No other state in the Union, not even those bathed in the blood of the Indian wars of colonial days, can surpass this state in the fierce contests of its early years. While this book makes no pretense of giving state history, the early history of Kansas must be narrated, as the subject belongs to national history. The territory of Kansas comprised the vast undulating prairie, covered with Indian reservations, extending westward from Missouri to the base of the Rocky Mountains.¹ Scarcely had the Kansas-Nebraska bill become a law, in 1854, when the people of western Missouri began pouring into the territory and taking up claims with the avowed purpose of making it a slave state. Kansas was a prize of unmeasured value to the South. The balance in the Senate had been broken by the admission of California. If now the slave power could regain its equal representation by making Kansas a slave state, if the balance could be thus restored, never again would a free state be suffered to enter the Union without its being offset by the admission of a slave state. So reasoned the slaveholders. They believed further that Kansas was the key to the whole Southwest. "If Kansas is abolitionized," wrote Senator Atchison, "Missouri ceases to be a slave state, New Mexico becomes a free state, California remains a free state; but if we secure Kansas as a slave state, Missouri is secure; New Mexico and southern California, if not all of it, becomes a slave state; in a word, the prosperity or ruin of the whole South depends on the Kansas struggle."² Hence we see the vital importance to the South of securing Kansas to slavery, whatever the cost. This explains the early rush of the Missourians into the territory.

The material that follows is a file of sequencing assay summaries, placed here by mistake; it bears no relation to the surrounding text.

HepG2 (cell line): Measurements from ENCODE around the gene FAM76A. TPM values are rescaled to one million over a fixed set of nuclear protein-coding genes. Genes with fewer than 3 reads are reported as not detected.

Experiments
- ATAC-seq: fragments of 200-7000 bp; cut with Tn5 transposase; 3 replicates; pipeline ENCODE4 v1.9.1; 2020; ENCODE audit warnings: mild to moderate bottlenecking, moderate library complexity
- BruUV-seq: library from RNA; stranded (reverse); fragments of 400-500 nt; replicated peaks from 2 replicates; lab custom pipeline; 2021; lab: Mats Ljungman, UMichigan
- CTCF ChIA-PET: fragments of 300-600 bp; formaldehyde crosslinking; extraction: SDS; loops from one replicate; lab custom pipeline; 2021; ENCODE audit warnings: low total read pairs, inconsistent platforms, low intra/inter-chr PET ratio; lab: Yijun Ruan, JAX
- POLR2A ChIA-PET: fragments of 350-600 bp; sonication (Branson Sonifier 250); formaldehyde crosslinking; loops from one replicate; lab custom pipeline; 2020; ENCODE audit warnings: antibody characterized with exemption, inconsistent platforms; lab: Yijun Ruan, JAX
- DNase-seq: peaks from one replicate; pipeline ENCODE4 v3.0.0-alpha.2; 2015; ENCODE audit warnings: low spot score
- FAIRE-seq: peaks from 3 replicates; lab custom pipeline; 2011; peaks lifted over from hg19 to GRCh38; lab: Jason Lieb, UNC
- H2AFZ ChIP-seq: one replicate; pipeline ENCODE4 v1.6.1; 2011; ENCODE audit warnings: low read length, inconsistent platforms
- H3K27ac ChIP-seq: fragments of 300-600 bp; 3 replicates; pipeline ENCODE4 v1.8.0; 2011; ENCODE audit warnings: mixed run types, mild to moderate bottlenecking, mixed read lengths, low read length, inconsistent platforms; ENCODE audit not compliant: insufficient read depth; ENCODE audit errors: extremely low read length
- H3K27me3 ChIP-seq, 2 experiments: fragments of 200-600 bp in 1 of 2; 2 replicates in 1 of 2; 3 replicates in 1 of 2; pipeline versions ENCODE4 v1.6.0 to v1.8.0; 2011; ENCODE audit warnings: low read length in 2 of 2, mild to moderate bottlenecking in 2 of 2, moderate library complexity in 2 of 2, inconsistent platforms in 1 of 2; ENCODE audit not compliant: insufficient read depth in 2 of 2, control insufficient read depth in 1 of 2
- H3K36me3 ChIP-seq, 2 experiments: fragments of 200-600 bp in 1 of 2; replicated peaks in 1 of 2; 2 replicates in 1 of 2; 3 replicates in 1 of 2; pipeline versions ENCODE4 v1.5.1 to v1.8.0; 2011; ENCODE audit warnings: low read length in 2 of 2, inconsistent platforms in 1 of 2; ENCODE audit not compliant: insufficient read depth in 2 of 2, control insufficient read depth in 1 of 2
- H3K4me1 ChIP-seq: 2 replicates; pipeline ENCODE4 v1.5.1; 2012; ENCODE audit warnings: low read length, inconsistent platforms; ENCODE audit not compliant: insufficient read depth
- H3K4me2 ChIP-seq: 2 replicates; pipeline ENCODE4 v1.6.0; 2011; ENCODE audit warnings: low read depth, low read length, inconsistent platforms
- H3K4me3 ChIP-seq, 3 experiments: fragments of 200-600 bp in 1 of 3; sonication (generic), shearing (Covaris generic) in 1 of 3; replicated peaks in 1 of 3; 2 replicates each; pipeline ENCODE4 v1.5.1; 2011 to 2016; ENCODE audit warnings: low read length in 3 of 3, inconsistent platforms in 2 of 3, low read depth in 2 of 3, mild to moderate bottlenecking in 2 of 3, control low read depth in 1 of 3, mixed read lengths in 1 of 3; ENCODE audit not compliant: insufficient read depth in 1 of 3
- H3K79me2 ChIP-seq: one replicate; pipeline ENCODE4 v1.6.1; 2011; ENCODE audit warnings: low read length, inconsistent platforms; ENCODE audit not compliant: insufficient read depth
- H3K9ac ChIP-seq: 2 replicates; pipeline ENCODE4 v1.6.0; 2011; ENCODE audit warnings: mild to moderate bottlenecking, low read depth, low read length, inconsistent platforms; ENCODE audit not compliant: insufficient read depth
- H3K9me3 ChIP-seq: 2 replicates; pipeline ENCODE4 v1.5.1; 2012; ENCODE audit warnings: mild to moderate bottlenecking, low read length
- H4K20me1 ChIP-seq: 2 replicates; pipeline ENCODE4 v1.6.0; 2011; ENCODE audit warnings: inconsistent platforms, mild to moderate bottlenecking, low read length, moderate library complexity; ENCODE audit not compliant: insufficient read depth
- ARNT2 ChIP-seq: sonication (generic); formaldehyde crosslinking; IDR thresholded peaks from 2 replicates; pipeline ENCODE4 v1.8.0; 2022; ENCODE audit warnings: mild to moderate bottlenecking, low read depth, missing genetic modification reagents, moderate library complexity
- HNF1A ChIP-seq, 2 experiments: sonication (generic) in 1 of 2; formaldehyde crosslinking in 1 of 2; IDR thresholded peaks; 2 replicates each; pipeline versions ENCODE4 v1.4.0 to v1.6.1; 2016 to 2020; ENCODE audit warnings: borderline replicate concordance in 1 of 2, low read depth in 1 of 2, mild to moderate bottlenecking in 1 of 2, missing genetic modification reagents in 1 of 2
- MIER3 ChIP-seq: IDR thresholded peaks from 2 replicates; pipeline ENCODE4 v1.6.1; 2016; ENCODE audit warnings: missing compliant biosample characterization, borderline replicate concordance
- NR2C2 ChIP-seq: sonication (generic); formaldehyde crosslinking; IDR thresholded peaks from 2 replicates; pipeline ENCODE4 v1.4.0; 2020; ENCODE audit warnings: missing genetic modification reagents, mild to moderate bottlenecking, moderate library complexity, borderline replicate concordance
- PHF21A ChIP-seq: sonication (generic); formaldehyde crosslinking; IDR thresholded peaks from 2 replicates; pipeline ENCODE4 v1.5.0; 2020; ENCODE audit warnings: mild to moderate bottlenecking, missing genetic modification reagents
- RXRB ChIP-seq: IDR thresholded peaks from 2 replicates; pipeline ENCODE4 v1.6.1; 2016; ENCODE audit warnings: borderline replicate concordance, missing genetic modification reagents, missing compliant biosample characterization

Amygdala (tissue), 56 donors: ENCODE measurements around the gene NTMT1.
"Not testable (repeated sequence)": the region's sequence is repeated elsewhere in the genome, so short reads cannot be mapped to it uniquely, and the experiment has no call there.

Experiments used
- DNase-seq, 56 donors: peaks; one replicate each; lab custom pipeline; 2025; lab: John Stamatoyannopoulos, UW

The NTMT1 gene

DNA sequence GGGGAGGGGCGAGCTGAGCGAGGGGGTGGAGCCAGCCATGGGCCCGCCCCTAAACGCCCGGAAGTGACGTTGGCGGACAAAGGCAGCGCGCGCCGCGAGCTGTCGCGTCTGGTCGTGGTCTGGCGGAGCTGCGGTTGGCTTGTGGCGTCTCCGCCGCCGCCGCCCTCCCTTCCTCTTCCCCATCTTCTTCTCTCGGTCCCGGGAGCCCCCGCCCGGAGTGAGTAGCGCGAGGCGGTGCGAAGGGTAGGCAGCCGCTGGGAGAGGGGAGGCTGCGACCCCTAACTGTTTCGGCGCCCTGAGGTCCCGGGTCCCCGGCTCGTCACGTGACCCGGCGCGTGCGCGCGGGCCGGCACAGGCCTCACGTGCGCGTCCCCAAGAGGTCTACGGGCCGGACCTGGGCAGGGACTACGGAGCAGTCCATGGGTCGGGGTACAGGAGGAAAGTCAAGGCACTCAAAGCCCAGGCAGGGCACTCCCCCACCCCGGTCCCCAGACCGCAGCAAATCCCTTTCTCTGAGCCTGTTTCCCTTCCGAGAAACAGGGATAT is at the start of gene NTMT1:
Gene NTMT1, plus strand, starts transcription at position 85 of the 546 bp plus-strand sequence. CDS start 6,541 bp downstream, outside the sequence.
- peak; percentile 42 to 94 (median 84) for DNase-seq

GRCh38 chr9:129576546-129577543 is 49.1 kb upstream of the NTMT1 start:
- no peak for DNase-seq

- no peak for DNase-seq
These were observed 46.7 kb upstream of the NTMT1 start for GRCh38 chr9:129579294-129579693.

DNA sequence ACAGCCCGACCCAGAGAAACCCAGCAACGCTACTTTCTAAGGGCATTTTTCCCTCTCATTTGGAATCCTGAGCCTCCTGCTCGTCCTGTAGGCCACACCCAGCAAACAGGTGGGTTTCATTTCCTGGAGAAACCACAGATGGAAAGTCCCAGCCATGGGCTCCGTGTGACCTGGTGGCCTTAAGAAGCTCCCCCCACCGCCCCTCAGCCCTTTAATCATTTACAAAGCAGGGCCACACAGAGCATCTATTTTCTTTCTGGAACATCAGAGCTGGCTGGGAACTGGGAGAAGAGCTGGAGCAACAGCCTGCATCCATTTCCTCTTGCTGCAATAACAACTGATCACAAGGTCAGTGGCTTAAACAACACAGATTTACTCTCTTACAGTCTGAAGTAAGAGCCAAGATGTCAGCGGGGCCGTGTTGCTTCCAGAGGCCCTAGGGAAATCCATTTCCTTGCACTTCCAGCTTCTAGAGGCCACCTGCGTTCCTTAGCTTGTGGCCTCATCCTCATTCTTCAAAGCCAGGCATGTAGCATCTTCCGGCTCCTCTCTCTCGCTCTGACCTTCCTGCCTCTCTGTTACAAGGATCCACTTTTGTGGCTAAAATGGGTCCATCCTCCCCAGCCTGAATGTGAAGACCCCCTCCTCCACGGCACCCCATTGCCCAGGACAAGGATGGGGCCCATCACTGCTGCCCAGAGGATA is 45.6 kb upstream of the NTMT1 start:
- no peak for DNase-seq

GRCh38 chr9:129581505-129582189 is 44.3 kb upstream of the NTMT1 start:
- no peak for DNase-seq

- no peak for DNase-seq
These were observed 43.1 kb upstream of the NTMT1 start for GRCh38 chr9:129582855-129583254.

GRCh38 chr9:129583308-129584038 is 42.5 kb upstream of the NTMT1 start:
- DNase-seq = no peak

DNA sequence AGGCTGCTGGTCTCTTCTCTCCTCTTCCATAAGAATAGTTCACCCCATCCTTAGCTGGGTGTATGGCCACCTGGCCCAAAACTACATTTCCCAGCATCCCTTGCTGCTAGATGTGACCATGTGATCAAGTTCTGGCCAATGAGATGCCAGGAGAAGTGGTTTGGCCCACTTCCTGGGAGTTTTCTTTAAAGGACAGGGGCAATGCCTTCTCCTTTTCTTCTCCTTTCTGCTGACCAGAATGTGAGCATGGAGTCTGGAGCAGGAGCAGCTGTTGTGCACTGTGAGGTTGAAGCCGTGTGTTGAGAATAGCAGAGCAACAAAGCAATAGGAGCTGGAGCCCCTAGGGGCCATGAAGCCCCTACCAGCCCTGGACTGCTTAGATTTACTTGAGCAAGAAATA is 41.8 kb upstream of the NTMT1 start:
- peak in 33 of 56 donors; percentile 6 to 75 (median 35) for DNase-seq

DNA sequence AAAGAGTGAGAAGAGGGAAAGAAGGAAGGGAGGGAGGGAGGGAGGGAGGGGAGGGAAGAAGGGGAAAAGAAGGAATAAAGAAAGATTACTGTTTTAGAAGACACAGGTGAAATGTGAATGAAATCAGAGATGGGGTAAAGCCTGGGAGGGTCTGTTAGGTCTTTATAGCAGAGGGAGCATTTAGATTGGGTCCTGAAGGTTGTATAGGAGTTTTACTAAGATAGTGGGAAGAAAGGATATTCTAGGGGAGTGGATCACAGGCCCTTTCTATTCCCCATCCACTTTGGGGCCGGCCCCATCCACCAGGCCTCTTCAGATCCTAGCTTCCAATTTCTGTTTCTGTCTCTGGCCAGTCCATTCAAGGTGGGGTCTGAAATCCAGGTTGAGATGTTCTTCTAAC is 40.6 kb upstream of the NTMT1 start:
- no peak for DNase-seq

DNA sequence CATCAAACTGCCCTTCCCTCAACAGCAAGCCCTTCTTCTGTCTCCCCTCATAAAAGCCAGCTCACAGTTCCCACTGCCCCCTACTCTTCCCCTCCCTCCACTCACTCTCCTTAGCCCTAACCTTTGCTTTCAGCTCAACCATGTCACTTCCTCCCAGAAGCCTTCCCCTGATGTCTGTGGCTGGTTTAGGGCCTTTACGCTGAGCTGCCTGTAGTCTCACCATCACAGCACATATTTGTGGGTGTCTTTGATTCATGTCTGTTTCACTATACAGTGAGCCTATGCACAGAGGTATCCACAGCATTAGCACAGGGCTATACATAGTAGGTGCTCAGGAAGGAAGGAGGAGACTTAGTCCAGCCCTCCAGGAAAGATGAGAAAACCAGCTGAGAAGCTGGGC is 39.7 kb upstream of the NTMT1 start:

Meantime the people of New England, hearing of this action of the Missouri people, determined to make a bold, extensive movement toward claiming Kansas for freedom. Eli Thayer of Massachusetts, a shrewd, practical Yankee, had in the early spring organized the Emigrant Aid Company for the purpose of planting free labor in Kansas. He soon enlisted the interest and aid of such public-spirited men as Charles Francis Adams, Amos A. Lawrence, Edward Everett Hale, and Horace Greeley, raised a large sum of money, and by July he had a company of emigrants moving toward Kansas. This company, led by Charles Robinson, who had become inured to frontier life in California, was augmented along the way, and by December, 1854, several thousand settlers from the free states had pitched their tents on the rich bottom lands of the Kansas River. They founded Lawrence, Topeka, and other towns, and gave every indication that they had come to stay. The Missourians, who had founded Atchison, Lecompton, and Leavenworth along the Missouri, determined to drive the free-soilers from the territory.
¹Since cut down to 81,700 square miles. It then comprised 126,000.
²New York Tribune, November 7, 1855.
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